Coach Tarmo J. is a world class hurdler who holds a national hurdling record in his native country, Estonia. He competed in the hurdle 2004 Athens Olympics after years of training and knows the importance of private track and field coaching first-hand. Although he is a hurdling expert, Tarmo is knowledgeable about all track events.
Tell us about yourself.
I’ve been running track for as long as I can remember and competed at the highest levels. In 2004, I was the NCAA division II outdoor champion (110 hurdles, 13.67 s) for Texas A&M – Kingsville. I am also a 7 time NCAA All-American. I represented Estonia in various international competitions including the World Championships in Osaka and the Athens Olympics. I currently hold several Estonian hurdling records including the 110mH.
Why did you decide to become a private coach?
I understand how important a personalized track and field training program can be in an athlete’s success. Working with athletes in a one-on-one situation is the best way for a coach to help athletes achieve his/her personal best. In this situation, a coach like me can break down the most basic and specific parts of running and hurdling for athletes. When I coach track & field teams, I have less time to work with individuals because I am organizing the whole team. Also, private coaching is never boring. Each client is unique and I find it interesting getting to know each one of them.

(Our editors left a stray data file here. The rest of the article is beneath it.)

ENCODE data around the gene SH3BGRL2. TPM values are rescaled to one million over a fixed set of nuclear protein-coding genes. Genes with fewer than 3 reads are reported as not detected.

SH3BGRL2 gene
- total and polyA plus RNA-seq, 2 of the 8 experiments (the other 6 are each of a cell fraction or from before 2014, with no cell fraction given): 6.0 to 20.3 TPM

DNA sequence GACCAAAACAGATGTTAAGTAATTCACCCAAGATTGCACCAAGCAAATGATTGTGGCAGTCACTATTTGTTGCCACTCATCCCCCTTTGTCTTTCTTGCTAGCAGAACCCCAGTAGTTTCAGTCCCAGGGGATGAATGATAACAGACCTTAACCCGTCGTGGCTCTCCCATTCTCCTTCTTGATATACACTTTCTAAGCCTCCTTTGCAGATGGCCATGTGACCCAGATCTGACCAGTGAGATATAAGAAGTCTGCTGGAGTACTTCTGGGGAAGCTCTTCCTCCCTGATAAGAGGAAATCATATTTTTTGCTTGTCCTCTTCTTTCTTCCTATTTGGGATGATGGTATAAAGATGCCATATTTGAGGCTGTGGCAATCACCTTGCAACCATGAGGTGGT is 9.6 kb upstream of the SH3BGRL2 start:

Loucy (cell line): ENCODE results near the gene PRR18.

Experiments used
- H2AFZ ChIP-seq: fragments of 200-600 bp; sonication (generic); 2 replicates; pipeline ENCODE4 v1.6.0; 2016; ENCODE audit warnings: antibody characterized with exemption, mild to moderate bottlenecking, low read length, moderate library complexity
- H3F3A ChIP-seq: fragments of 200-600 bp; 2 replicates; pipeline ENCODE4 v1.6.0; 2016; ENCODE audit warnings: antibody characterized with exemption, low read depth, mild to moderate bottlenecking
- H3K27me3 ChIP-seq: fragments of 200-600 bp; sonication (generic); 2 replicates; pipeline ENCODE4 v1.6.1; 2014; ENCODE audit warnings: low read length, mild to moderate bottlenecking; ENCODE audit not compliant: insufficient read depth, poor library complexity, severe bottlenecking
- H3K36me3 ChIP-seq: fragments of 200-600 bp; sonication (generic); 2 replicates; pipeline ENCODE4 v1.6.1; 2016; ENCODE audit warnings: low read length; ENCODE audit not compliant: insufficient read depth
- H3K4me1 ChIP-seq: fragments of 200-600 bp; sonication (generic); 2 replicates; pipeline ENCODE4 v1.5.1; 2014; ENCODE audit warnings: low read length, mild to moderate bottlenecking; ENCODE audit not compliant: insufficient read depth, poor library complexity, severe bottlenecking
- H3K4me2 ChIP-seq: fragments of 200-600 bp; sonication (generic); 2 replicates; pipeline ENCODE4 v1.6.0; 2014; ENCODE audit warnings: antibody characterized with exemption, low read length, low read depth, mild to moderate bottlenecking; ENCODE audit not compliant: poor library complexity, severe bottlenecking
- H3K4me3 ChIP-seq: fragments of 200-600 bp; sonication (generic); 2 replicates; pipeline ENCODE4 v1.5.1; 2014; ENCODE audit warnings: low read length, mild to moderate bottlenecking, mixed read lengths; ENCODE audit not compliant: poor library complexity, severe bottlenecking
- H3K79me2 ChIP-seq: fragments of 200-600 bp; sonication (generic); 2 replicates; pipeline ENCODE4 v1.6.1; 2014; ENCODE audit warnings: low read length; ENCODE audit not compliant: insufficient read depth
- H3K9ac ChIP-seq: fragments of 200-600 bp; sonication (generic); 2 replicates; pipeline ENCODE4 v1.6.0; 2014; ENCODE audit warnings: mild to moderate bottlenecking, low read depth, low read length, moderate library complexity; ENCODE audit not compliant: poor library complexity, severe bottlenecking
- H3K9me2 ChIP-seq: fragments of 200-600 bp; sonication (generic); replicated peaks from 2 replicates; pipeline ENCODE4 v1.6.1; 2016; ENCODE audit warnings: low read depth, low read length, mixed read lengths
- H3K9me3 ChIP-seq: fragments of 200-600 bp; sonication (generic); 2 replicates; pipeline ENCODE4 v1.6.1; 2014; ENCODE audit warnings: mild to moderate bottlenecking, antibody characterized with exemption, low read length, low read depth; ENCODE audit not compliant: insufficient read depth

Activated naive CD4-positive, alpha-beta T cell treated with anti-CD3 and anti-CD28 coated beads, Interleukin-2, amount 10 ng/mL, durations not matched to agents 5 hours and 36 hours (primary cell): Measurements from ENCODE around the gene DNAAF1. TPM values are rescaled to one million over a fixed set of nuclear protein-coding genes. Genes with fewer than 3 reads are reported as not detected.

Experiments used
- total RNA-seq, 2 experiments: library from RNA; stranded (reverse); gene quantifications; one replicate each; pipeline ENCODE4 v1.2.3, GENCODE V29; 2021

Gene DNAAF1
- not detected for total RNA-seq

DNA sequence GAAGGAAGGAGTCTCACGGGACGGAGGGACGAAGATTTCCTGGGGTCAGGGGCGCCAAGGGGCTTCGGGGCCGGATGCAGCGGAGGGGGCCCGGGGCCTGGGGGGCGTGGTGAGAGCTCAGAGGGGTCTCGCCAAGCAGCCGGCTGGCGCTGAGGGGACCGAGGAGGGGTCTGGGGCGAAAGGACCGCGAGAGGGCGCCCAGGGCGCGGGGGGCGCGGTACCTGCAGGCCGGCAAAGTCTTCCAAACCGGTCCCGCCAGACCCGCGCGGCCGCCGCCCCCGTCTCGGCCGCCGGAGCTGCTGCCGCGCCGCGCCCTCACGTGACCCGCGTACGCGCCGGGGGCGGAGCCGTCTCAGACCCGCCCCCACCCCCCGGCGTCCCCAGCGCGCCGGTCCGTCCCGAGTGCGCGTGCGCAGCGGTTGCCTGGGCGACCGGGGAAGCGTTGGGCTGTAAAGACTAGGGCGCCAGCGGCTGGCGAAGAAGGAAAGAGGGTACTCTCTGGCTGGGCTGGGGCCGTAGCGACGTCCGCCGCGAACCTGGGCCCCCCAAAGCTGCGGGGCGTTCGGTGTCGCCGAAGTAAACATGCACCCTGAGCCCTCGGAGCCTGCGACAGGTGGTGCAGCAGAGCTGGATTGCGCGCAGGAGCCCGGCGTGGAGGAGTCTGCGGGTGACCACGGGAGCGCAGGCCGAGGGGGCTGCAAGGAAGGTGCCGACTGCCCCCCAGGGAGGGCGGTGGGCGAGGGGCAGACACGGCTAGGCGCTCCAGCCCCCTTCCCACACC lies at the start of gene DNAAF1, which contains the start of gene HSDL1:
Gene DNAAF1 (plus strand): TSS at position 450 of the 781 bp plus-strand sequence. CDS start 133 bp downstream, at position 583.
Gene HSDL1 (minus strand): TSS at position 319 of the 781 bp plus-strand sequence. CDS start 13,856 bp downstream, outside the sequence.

Do you have a coaching style or philosophy?
I believe that track can be a lifestyle rather than a sport. Goals of my training program include the promotion of the sport as a lifestyle that athletes of all ability levels may use to foster success in every aspect of their life. The training system develops athletes through periodization and constantly progressing. I encourage athletes to constantly earn gratification through hard work.
Who is your favorite coach and why?
There are many great coaches in the US, but the coaches that have influenced me the most, both directly and indirectly, include Latvian coach Ludmila Olijars, who introduced me to world level hurdle training, and Canadian coach Brent McFarlene who provided me with endless ideas for hurdle workouts through literature. The coach who was there for me from the beginning until the end of my hurdler career is Estonian coach Jaanus Kriisk. These coaches are the ones who inspire me to be a great coach, because I know the difference that they made in my own career.
What is your favorite moment in your athletic career?
In 2004, while competing collegiately, I ran a personal record in the championship finals (13.67 s) and won the title. That time qualified me for the Athens Olympic Games. That was the brightest moment, aside from actually running in the Olympic games, because that was the moment when I achieved my long term goal (making it to Olympics).
Do you have any success stories from coaching an athlete?
Well, I’ve coached several international level athletes which is exciting. The biggest challenge and best success story for me was my work with a pole vaulter. He had a personal best of 4.60 m when we started to work together and now he’s jumping 5.21 m.